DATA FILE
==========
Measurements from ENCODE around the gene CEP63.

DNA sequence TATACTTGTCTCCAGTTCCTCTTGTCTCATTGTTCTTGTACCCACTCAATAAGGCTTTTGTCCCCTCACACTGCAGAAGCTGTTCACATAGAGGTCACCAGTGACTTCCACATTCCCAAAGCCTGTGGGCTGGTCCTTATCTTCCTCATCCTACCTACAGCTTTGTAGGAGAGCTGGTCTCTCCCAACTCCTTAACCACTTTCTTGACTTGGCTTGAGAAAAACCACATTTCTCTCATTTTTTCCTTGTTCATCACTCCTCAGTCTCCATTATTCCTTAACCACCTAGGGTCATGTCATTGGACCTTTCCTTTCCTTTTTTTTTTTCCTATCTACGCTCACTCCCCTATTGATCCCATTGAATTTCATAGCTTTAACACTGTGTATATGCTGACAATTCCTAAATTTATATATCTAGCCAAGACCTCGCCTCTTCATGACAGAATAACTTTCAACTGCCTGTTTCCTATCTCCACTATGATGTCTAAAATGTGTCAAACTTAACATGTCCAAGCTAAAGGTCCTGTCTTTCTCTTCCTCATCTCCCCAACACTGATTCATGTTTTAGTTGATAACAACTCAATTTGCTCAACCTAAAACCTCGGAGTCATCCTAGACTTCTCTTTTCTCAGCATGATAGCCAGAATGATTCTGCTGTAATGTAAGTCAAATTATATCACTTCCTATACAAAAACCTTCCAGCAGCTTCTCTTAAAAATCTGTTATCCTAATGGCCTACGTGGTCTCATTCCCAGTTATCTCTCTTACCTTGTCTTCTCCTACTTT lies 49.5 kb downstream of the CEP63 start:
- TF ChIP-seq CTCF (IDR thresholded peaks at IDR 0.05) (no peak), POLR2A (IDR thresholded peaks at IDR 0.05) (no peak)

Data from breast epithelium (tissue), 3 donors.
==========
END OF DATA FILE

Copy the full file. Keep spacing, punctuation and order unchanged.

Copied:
Measurements from ENCODE around the gene CEP63.

DNA sequence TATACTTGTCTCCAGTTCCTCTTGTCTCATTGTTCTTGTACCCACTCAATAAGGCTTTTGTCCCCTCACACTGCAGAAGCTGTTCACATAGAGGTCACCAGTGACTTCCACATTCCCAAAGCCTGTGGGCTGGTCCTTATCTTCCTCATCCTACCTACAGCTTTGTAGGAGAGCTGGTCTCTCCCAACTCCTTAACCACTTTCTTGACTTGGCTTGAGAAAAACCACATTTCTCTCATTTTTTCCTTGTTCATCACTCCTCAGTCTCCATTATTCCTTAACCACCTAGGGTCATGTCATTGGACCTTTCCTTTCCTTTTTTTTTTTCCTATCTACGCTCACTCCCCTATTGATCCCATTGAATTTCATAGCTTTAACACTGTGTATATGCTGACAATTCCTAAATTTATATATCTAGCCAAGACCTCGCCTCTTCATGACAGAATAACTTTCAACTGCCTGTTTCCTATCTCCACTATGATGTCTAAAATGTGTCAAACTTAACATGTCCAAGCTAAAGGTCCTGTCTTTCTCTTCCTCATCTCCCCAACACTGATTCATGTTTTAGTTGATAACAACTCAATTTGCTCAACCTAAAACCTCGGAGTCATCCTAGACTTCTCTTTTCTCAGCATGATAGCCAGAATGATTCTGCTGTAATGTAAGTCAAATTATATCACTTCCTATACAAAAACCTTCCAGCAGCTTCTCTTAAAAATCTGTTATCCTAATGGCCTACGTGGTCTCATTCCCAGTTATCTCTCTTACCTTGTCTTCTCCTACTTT lies 49.5 kb downstream of the CEP63 start:
- TF ChIP-seq CTCF (IDR thresholded peaks at IDR 0.05) (no peak), POLR2A (IDR thresholded peaks at IDR 0.05) (no peak)

Data from breast epithelium (tissue), 3 donors.